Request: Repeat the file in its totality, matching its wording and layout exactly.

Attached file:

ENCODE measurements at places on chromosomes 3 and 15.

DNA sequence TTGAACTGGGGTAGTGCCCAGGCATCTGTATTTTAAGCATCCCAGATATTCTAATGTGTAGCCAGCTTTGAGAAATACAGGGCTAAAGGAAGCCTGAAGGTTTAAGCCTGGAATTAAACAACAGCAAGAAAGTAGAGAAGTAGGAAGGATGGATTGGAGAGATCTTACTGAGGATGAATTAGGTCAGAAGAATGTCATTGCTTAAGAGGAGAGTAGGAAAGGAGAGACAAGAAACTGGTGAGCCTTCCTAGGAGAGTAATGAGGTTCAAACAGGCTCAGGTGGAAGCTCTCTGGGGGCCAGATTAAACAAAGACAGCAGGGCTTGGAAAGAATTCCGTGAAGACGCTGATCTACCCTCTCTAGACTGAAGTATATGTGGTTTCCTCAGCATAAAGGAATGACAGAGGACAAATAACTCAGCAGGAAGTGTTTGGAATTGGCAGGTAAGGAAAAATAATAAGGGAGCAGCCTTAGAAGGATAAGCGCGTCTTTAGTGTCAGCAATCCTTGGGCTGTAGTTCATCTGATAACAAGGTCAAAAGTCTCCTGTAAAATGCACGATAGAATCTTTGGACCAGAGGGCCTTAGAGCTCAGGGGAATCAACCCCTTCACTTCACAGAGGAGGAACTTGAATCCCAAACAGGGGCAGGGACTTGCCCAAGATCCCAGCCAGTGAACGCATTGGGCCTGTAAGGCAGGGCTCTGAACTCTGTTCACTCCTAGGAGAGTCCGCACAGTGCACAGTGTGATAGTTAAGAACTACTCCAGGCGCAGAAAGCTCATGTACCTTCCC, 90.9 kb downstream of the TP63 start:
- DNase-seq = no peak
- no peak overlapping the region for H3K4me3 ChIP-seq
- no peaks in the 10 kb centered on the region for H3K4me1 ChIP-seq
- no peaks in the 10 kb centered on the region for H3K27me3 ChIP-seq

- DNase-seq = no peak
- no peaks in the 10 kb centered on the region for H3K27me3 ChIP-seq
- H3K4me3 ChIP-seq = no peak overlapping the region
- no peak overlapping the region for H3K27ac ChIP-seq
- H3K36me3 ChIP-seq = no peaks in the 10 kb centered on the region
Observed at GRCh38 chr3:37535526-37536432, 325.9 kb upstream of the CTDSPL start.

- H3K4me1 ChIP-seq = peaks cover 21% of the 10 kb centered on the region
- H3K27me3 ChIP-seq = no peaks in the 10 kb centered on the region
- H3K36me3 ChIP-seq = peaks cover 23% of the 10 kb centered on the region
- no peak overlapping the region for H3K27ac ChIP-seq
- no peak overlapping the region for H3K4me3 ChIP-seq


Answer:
ENCODE measurements at places on chromosomes 3 and 15.

DNA sequence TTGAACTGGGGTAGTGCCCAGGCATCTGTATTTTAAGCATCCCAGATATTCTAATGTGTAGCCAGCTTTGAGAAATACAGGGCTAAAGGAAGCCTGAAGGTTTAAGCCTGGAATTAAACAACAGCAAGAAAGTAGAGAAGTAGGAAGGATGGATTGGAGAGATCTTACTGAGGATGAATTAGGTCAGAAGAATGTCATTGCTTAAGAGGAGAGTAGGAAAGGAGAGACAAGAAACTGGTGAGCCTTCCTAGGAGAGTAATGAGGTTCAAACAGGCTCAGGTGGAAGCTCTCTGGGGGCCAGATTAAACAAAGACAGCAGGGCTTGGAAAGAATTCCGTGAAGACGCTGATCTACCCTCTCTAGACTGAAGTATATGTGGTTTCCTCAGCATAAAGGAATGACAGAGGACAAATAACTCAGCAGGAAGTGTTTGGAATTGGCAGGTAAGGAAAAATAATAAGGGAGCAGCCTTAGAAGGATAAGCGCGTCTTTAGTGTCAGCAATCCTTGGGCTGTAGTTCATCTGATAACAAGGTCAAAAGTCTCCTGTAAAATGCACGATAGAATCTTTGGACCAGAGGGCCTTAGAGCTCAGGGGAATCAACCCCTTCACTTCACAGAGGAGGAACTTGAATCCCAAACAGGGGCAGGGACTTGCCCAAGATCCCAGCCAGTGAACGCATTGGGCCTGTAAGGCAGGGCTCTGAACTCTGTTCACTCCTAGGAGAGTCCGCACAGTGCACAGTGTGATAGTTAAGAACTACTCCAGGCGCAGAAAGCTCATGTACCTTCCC, 90.9 kb downstream of the TP63 start:
- DNase-seq = no peak
- no peak overlapping the region for H3K4me3 ChIP-seq
- no peaks in the 10 kb centered on the region for H3K4me1 ChIP-seq
- no peaks in the 10 kb centered on the region for H3K27me3 ChIP-seq

- DNase-seq = no peak
- no peaks in the 10 kb centered on the region for H3K27me3 ChIP-seq
- H3K4me3 ChIP-seq = no peak overlapping the region
- no peak overlapping the region for H3K27ac ChIP-seq
- H3K36me3 ChIP-seq = no peaks in the 10 kb centered on the region
Observed at GRCh38 chr3:37535526-37536432, 325.9 kb upstream of the CTDSPL start.

- H3K4me1 ChIP-seq = peaks cover 21% of the 10 kb centered on the region
- H3K27me3 ChIP-seq = no peaks in the 10 kb centered on the region
- H3K36me3 ChIP-seq = peaks cover 23% of the 10 kb centered on the region
- no peak overlapping the region for H3K27ac ChIP-seq
- no peak overlapping the region for H3K4me3 ChIP-seq